Please use this identifier to cite or link to this item: http://hdl.handle.net/1893/29467
Appears in Collections:Faculty of Social Sciences Journal Articles
Peer Review Status: Refereed
Title: Supporting Harm Reduction through Peer Support (SHARPS): testing the feasibility and acceptability of a peer-delivered, relational intervention for people with problem substance use who are homeless, to improve health outcomes, quality of life and social functioning and reduce harms: study protocol
Author(s): Parkes, Tessa
Matheson, Catriona
Carver, Hannah
Budd, John
Liddell, Dave
Wallace, Jason
Pauly, Bernie
Fotopoulou, Maria
Burley, Adam
Anderson, Isobel
MacLennan, Graeme
Foster, Rebecca
Keywords: Harm reduction
Substance use
Peer Navigators
Homelessness
Feasibility trial
Intervention
Issue Date: 2019
Citation: Parkes T, Matheson C, Carver H, Budd J, Liddell D, Wallace J, Pauly B, Fotopoulou M, Burley A, Anderson I, MacLennan G & Foster R (2019) Supporting Harm Reduction through Peer Support (SHARPS): testing the feasibility and acceptability of a peer-delivered, relational intervention for people with problem substance use who are homeless, to improve health outcomes, quality of life and social functioning and reduce harms: study protocol. Pilot and Feasibility Studies, 5 (1), Art. No.: 64. https://doi.org/10.1186/s40814-019-0447-0
Abstract: Background While people who are homeless often experience poor mental and physical health and problem substance use, getting access to appropriate services can be challenging. The development of trusting relationships with non-judgemental staff can facilitate initial and sustained engagement with health and wider support services. Peer-delivered approaches seem to have particular promise, but there is limited evidence regarding peer interventions that are both acceptable to, and effective for, people who are homeless and using drugs and/or alcohol. In the proposed study, we will develop and test the use of a peer-to-peer relational intervention with people experiencing homelessness. Drawing on the concept of psychologically informed environments, it will focus on building trusting and supportive relationships and providing practical elements of support such as access to primary care, treatment and housing options. Methods A mixed-method feasibility study with concurrent process evaluation will be conducted to explore the feasibility and acceptability of a peer-delivered, relational intervention for people with problem substance use who are homeless. Peer Navigators will be based in homelessness outreach and residential services in Scotland and England. Peer Navigators will work with a small number of participants for up to 12 months providing both practical and emotional support. The sample size for the intervention is 60. Those receiving the intervention must be currently homeless or at risk of homelessness, over the age of 18 years and self-report alcohol/drug problems. A holistic health check will be conducted in the first few months of the intervention and repeated towards the end. Health checks will be conducted by a researcher in the service where the Peer Navigator is based. Semi-structured qualitative interviews with intervention participants and staff in both intervention and standard care settings, and all Peer Navigators, will be conducted to explore their experiences with the intervention. Non-participant observation will be conducted in intervention and standard care sites to document similarities and differences between care pathways. Discussion The SHARPS study will provide evidence regarding whether a peer-delivered harm reduction intervention is feasible and acceptable to people experiencing homelessness and problem substance use in order to develop a definitive trial.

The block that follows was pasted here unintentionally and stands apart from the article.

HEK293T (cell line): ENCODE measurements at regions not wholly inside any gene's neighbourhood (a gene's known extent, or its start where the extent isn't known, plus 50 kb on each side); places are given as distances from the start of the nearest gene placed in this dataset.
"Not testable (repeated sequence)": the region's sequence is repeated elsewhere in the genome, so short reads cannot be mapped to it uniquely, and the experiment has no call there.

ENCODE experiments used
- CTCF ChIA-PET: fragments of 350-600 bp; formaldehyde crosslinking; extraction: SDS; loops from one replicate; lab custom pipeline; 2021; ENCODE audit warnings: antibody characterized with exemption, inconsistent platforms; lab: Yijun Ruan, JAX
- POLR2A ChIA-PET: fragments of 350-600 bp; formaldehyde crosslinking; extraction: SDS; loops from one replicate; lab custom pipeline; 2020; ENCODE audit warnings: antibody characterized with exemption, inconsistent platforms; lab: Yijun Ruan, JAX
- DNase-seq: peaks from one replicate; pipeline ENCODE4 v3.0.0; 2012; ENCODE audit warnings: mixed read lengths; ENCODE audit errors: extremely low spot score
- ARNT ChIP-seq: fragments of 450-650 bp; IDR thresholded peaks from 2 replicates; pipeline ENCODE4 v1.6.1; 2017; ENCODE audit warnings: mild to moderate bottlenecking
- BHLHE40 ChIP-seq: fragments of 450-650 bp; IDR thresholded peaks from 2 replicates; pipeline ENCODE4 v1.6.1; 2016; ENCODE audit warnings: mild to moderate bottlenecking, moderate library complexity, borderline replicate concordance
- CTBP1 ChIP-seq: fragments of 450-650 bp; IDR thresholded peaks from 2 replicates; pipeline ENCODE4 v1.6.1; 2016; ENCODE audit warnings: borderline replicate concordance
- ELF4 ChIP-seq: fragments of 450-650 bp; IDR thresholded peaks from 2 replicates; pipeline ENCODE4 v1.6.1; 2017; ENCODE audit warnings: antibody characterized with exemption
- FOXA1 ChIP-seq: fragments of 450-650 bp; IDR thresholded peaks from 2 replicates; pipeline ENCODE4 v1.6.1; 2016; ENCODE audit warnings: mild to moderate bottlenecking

DOI Link: 10.1186/s40814-019-0447-0
Rights: © The Author(s). 2019 This article is distributed under the terms of the Creative Commons Attribution 4.0 International License (http://creativecommons.org/licenses/by/4.0/), which permits unrestricted use, distribution, and reproduction in any medium, provided you give appropriate credit to the original author(s) and the source, provide a link to the Creative Commons license, and indicate if changes were made. The Creative Commons Public Domain Dedication waiver (http://creativecommons.org/publicdomain/zero/1.0/) applies to the data made available in this article, unless otherwise stated.
Licence URL(s): http://creativecommons.org/licenses/by/4.0/

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